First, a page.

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Starting in the mid-16th century, Aertsen developed a new type of Netherlandish painting with his depictions of kitchens and markers. In most cases he integrated into them Christian scenes, which, however, are always conspicuously smaller and placed in the background of the composition. German art historians invented the term “manieristische Umkehrung” (Mannerist reversal) for this new development. In this early example, such a scene is at the left edge of the painting, sharply set off by the contour of the dark wall that separates the foreground from the background: “[…] But Martha was cumbered about much serving, and came to him, and said, Lord, dost thou not care that my sister hath left me to serve alone? Bid her therefore that she help me. And Jesus answered and said unto her, Martha, Martha, thou art careful and troubled about many things: But one thing is needful: and Mary hath chosen that good part, which shall not be taken away from her.” (Luke 10:40–42.) The central phrase in this passage can be read on the mantlepiece: “Maria heeft wtuercoren dat beeste deel.” A tradition dating back to St. Augustine identifies the two sisters with the rinciples of the vita activa (Martha) and the vita contemplativa (Mary). Here, however, they are not to be understood as opposites but rather as complementary, creating a whole in the tasks of Christian action and thought.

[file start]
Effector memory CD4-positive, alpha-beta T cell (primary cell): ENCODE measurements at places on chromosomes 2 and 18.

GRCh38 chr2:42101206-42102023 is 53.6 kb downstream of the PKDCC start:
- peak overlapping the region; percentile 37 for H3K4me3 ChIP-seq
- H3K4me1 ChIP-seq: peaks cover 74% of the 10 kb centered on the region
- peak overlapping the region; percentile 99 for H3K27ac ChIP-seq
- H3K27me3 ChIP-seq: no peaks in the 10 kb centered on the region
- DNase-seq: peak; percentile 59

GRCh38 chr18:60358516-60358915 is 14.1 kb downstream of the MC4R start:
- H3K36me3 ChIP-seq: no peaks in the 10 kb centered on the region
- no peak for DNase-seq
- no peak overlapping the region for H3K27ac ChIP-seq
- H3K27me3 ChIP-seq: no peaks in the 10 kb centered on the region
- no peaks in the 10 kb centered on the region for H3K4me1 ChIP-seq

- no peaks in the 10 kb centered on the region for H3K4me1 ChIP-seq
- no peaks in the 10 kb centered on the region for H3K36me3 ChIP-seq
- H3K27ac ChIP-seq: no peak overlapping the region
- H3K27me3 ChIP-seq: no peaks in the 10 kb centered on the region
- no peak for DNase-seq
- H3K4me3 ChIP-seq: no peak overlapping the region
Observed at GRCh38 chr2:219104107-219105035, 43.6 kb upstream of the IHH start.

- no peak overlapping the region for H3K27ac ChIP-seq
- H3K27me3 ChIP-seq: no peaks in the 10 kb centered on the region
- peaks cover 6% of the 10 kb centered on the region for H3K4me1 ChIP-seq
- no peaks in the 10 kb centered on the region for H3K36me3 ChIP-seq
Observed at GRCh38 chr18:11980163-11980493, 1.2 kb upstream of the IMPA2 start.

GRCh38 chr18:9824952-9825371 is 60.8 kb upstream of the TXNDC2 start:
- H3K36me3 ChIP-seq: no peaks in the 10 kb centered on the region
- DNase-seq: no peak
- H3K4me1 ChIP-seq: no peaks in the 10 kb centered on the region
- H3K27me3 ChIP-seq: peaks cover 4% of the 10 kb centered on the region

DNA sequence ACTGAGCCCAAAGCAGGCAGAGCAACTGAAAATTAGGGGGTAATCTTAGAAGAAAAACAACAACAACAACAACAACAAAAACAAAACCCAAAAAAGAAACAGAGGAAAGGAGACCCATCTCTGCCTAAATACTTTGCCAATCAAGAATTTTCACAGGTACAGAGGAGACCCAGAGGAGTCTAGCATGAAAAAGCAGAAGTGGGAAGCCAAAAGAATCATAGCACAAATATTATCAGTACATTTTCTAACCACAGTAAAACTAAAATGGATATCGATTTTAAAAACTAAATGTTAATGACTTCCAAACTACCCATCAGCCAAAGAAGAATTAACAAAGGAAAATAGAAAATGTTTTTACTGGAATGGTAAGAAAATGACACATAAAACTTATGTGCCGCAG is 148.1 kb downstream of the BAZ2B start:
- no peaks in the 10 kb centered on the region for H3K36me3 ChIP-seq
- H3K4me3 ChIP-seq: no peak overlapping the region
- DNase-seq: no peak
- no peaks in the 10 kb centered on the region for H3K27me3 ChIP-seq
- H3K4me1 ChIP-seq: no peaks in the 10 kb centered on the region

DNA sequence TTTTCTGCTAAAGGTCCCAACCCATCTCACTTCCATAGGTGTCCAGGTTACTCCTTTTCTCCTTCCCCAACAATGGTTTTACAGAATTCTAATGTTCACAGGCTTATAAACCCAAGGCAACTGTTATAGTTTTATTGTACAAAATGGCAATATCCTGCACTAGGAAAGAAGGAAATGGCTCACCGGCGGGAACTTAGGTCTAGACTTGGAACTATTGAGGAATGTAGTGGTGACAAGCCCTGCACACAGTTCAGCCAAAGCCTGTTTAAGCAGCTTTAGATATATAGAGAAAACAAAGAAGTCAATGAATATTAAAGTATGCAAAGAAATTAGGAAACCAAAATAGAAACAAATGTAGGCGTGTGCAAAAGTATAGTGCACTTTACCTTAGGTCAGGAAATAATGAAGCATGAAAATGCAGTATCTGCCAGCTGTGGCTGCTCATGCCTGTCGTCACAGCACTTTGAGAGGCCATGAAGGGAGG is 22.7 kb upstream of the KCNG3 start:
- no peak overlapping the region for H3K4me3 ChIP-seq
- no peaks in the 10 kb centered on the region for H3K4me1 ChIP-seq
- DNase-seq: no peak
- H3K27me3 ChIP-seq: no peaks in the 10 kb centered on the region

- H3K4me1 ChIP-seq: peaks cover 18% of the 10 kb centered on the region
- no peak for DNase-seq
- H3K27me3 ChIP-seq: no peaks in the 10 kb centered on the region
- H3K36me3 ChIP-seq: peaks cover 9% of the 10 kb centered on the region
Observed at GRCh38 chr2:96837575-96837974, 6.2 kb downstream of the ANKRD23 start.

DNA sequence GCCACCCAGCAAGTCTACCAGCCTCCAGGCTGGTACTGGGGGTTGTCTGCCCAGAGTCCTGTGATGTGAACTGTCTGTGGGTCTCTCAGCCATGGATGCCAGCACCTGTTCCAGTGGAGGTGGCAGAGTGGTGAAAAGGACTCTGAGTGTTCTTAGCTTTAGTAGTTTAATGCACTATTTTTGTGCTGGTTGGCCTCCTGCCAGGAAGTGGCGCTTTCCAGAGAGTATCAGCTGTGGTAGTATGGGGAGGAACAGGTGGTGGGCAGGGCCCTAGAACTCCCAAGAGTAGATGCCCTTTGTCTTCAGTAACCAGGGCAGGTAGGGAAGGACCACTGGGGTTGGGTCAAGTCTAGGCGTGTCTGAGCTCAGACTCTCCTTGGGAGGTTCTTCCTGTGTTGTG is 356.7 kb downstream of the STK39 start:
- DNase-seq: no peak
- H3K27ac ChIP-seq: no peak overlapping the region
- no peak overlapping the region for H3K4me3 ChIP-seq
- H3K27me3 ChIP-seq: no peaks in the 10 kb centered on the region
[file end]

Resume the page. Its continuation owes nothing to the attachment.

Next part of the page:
In the foreground, Aertsen has masterfully depicted an assemblage of the
characteristic objects of daily life: bread on a plate, various pitchers and jugs,
a leg of venison and a bouquet of flowers as the principal motifs, carefully
folded documents and a money pouch hung on the door of a massive chest in the foreground. True to the biblical story, these are objects from the affluent
household of Mary. At the same time, however, they are also the requisites for a vanitas still life.
© Cäcilia Bischoff, Masterpieces of the Picture Gallery, Vienna 2010

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